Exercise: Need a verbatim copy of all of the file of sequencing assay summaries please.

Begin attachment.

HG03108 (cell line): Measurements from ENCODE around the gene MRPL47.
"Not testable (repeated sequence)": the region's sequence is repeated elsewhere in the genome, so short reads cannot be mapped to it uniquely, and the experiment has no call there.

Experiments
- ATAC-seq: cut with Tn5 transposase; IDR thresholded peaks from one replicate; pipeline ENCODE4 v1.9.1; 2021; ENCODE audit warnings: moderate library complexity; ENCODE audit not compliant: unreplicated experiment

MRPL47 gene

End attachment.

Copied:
HG03108 (cell line): Measurements from ENCODE around the gene MRPL47.
"Not testable (repeated sequence)": the region's sequence is repeated elsewhere in the genome, so short reads cannot be mapped to it uniquely, and the experiment has no call there.

Experiments
- ATAC-seq: cut with Tn5 transposase; IDR thresholded peaks from one replicate; pipeline ENCODE4 v1.9.1; 2021; ENCODE audit warnings: moderate library complexity; ENCODE audit not compliant: unreplicated experiment

MRPL47 gene